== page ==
Fri May 9, 2014
The Two-Way

What Are The Most (And Least) Charitable U.S. States?

Originally published on Fri May 9, 2014 5:55 pm

A map of the U.S. shows the states where residents were the most and least likely to say they had recently donated to charity.
Gallup

There are only two U.S. states where at least 50 percent of residents say they've recently given either money or time to charity: Utah and Minnesota, according to a new Gallup poll. Nevada and Kentucky tied for the lowest rate of charitable giving.

The poll was conducted in the last six months of 2013, when at least 600 residents of each state were asked whether they had donated money to a charity or volunteered at an organization within the past month.

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10:25am

Fri May 9, 2014
The Two-Way

Flood Of Noahs Hit U.S. Cribs In 2013, Taking Baby Name Honors

Originally published on Fri May 9, 2014 3:07 pm

Noah was the most popular name for new baby boys in the U.S. last year, the Social Security Administration says. Noah's biblical namesake is also featured in a film starring Russell Crowe.
Paramount Pictures

After 54 years of dominance, Jacob and Mark have been overcome by Noah as the most popular name for baby boys in the U.S. Among girls, Sophia was the top pick.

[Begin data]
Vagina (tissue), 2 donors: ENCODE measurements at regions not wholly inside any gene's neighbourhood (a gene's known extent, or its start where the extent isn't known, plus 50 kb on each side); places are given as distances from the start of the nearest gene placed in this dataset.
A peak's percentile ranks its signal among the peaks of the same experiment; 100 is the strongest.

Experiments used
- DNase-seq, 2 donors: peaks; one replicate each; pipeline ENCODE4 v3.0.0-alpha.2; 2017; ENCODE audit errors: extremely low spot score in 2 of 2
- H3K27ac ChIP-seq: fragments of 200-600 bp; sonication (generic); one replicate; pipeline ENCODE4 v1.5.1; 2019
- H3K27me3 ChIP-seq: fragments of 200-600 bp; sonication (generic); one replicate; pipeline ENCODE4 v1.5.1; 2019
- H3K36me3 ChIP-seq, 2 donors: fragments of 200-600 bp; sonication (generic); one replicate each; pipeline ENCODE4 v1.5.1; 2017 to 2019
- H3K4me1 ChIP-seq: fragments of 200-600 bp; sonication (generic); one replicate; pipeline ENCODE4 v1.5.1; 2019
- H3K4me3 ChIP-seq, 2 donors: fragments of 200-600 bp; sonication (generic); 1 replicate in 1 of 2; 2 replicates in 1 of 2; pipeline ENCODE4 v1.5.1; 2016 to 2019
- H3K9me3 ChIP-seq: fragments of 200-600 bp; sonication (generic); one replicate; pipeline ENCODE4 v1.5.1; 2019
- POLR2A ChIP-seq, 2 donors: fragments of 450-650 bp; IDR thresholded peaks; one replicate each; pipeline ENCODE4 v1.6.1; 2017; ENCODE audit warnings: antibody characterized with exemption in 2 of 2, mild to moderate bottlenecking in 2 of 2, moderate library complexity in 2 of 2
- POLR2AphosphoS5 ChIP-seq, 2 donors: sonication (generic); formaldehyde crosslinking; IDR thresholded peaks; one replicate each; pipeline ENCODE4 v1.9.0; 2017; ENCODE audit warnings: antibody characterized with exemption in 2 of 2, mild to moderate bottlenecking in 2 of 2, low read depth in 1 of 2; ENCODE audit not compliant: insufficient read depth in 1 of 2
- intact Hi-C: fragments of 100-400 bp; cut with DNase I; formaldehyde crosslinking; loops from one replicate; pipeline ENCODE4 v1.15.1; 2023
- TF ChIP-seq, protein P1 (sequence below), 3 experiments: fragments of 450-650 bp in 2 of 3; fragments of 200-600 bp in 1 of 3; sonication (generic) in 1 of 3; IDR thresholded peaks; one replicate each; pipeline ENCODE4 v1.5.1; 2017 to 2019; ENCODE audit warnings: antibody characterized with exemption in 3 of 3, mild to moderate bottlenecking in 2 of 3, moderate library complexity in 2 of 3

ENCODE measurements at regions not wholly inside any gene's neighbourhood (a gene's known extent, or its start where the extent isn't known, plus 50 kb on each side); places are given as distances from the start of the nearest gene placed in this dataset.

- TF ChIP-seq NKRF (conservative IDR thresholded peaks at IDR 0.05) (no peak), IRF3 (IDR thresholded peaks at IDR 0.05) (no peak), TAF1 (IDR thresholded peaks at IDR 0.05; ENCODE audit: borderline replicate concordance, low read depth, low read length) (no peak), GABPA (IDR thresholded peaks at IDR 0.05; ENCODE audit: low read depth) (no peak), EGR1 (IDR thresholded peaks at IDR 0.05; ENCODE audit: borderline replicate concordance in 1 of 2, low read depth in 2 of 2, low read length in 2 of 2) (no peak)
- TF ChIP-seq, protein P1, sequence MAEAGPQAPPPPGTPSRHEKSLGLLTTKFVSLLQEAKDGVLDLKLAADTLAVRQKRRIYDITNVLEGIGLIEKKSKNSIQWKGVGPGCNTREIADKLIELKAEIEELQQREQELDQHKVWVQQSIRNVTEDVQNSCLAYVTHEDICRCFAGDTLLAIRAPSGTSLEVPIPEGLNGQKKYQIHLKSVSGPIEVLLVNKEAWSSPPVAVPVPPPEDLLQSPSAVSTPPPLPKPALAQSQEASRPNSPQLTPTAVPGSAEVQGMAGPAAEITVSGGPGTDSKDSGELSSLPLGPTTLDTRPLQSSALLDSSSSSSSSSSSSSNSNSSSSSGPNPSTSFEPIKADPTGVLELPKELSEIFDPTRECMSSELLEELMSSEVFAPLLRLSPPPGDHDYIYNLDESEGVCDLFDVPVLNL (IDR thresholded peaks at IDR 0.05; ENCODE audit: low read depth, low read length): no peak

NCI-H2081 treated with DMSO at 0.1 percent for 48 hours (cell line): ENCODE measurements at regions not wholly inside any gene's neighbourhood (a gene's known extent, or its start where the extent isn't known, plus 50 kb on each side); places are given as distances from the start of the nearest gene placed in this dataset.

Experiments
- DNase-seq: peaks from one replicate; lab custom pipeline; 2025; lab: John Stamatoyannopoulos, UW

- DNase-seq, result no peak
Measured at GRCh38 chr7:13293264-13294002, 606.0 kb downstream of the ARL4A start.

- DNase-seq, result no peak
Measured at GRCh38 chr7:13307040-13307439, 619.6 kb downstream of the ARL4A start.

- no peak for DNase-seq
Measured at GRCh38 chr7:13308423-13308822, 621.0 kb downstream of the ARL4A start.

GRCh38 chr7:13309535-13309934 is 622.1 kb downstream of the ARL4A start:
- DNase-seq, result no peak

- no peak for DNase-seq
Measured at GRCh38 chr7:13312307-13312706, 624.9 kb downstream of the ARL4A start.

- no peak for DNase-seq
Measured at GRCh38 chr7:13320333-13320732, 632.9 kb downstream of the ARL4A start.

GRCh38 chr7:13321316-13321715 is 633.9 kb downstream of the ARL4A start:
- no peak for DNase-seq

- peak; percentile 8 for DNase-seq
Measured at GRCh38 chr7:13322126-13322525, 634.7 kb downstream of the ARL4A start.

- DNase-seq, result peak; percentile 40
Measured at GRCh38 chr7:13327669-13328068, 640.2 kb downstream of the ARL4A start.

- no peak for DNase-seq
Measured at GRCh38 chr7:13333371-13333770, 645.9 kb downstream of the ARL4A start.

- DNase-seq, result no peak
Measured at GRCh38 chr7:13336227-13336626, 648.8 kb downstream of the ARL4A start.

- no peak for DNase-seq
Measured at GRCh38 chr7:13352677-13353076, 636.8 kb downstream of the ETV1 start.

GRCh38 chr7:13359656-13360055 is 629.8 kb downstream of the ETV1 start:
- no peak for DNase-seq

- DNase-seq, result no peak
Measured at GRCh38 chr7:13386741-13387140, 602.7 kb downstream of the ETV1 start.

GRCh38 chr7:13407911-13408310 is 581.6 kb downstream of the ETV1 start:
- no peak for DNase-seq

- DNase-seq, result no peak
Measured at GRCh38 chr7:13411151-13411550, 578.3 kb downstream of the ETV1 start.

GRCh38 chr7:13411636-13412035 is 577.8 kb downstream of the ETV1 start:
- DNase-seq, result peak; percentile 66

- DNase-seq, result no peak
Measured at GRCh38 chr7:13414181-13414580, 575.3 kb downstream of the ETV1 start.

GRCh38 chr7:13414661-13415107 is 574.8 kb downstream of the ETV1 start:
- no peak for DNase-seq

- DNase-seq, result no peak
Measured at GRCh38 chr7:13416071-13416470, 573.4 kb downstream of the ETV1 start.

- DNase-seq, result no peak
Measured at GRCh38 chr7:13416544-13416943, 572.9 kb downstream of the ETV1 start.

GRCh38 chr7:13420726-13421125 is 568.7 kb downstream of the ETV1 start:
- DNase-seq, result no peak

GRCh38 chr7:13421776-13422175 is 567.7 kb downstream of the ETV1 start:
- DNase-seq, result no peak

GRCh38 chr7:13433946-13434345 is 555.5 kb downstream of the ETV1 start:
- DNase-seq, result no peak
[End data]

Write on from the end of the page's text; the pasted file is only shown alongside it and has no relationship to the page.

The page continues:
The Social Security Administration called the findings "an upset" Friday. The news seems sure to bring a deluge of quips working off Noah's biblical namesake.

"Noah sailed past Jacob to become the most popular baby name for boys in 2013," the AP tells us, adding that Jacob had occupied the top spot for 14 years.

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9:54am

Fri May 9, 2014
The Two-Way

NPR Names Jarl Mohn As Its New CEO And President

Originally published on Fri May 9, 2014 5:31 pm

Jarl Mohn, a veteran of radio and television, will be NPR's new CEO, the organization's board of directors announced Friday.
Jim Tuttle for NPR

Media industry veteran Jarl Mohn will be NPR's new CEO, the organization's board of directors has announced.